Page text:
Housing for older adults, or retirement housing, does not always fit neatly into categories. Definitions are often confusing. Terms such as "retirement community" are used to describe a wide range or very different housing arrangements. New combinations of housing, services and financial arrangements are emerging rapidly, creating new models that may not easily fit a standard definition. Below are some common terms and definitions used for elderly housing, including terms used for residential arrangements that are regulated or licensed by the state. Because many of North Carolina's developments and facilities have waiting lists, particularly for moderately priced and subsidized housing, it is wise to plan well in advance to the extent possible. For more information about housing options for seniors, contact the Area Agency on Aging or local aging agency. You will also want to visit the Division's Elder Housing Locator Service. For Independent Living Housing, the Division's contact person is Nancy Evans. For Assisted Living and Nursing Home, contact Sharon Wilder.
Elderly apartments includes many types of apartments that are specifically intended for older persons, or elderly and disabled. Such apartments may have special features or services for older residents, or may be exactly like any other apartment building except for the age restriction. These apartments may be in public housing or other subsidized housing, or they may be private pay.
Congregate housing is a type of elderly apartments where supportive services are available, including the opportunity for residents to have at least one meal a day in a central dining area. Ideally, services are tailored to the individual's needs including recreational and social activities, special diets, housekeeping, laundry and transportation. The term "congregate housing" is used to describe a wide range of independent housing where services may vary considerably. Such housing may be subsidized or private pay.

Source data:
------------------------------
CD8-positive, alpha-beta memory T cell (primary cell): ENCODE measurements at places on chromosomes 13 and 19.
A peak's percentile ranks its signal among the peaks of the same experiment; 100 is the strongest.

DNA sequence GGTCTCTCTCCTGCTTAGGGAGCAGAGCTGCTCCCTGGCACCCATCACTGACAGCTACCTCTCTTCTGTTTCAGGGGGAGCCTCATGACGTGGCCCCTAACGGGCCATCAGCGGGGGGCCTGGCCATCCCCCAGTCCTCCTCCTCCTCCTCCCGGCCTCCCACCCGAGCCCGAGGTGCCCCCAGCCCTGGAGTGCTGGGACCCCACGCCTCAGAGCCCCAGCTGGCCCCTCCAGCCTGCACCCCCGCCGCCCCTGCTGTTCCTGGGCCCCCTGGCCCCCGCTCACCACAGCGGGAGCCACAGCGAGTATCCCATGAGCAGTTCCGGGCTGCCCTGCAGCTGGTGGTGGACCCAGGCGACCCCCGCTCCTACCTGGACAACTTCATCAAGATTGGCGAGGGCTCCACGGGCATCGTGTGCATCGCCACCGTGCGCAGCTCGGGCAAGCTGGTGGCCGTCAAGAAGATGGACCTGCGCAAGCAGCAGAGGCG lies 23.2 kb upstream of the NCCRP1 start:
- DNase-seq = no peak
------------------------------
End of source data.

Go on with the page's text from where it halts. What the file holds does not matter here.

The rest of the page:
Public housing are federally-supported housing units operated by local public housing authorities. Families or individuals pay 30 percent of their incomes in rent. Units may or may not be specifically designated elderly apartments.
Subsidized housing includes a group of housing programs for low-income people. In many, residents pay 30 percent of their adjusted income for rent. Others charge the same rent for all units of the same size, but rents are lower than that in comparable private housing. Units may or may not be designated as elderly apartments.
Section 8 Vouchers are a rental assistance program of the U.S. Department of Housing and Urban Development (HUD). These vouchers enable low-income people to rent a dwelling of their choice in the community if it meets certain standards set by HUD. They are provided to eligible individuals through the local public housing authority and HUD pays a portion of the rent based on the tenant's income. Vouchers are available to adults of all ages. In many communities, there are waiting lists for vouchers.
A more formal type of retirement community is the Continuing Care Retirement Community (CCRC).